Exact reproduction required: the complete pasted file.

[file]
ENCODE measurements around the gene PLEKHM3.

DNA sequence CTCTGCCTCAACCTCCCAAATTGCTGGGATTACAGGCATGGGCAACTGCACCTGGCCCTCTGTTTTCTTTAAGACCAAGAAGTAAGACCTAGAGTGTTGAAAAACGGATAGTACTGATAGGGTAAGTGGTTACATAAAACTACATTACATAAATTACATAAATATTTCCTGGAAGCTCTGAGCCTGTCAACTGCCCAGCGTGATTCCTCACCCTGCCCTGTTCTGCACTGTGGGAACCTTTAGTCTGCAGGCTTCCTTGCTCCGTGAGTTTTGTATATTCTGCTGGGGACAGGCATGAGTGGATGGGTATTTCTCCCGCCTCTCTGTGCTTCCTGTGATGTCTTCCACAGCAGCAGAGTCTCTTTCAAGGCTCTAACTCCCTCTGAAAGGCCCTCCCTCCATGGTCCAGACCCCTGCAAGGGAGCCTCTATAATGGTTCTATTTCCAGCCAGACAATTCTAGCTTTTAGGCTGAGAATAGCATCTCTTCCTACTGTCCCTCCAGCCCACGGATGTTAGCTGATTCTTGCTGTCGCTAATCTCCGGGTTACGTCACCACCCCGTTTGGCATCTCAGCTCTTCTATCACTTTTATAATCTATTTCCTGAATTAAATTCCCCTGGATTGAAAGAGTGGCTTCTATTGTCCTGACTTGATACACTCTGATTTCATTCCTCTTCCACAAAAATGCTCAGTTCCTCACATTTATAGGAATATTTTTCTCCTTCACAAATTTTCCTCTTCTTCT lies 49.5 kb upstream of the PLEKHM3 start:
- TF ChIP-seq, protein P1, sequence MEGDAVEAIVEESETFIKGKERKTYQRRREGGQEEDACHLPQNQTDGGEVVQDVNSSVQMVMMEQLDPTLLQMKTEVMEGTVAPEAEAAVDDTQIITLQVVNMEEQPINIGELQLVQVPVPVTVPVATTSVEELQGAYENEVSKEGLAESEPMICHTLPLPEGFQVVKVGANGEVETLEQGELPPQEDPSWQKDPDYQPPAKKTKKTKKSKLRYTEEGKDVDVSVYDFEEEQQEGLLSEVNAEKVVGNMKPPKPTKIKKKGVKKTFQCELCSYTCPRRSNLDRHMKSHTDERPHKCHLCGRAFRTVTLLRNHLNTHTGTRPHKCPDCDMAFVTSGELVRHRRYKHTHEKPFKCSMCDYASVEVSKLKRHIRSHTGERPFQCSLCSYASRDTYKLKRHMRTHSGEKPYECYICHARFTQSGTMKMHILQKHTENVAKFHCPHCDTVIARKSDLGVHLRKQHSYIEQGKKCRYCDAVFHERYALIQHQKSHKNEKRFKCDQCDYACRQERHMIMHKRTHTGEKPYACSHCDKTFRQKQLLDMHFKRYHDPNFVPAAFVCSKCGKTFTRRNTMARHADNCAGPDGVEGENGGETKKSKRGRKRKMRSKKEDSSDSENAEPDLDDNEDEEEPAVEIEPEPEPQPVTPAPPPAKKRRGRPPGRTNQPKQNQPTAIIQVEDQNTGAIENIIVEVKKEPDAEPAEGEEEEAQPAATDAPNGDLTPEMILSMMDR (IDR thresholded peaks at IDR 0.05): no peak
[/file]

ENCODE measurements around the gene PLEKHM3.

DNA sequence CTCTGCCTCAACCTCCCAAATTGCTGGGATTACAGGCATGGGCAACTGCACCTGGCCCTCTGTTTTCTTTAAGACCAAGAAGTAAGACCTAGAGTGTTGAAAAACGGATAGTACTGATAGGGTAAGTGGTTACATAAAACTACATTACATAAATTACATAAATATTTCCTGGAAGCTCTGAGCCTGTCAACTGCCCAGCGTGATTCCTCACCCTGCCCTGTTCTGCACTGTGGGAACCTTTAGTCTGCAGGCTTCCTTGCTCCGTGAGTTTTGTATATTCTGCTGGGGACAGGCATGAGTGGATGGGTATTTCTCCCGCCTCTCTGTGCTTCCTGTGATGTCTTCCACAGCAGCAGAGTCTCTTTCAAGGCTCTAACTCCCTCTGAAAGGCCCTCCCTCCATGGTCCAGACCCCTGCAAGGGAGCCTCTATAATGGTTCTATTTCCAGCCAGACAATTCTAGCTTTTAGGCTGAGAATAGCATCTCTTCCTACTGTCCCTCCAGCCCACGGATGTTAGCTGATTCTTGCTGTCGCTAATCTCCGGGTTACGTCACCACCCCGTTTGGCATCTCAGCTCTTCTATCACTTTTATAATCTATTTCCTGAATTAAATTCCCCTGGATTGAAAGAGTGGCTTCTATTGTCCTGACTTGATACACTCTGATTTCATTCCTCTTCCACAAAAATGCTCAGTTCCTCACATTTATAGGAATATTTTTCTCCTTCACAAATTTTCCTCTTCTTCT lies 49.5 kb upstream of the PLEKHM3 start:
- TF ChIP-seq, protein P1, sequence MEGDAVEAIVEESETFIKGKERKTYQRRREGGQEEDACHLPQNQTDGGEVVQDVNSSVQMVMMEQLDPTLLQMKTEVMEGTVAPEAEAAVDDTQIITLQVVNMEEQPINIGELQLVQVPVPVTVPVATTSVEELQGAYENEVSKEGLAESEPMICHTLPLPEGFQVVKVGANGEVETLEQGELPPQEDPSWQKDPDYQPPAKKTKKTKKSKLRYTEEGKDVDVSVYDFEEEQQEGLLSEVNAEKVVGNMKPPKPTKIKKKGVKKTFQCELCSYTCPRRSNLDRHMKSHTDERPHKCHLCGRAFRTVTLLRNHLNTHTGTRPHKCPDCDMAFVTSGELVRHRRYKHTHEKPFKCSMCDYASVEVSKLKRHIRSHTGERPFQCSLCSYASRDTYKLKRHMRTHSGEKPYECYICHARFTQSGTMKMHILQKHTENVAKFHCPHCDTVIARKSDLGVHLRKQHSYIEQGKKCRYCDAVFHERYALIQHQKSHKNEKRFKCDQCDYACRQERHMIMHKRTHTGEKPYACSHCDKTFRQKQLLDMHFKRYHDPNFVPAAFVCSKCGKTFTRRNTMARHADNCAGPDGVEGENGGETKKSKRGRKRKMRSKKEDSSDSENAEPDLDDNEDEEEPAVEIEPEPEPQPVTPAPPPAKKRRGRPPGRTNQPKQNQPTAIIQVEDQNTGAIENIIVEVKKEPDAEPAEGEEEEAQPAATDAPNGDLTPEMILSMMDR (IDR thresholded peaks at IDR 0.05): no peak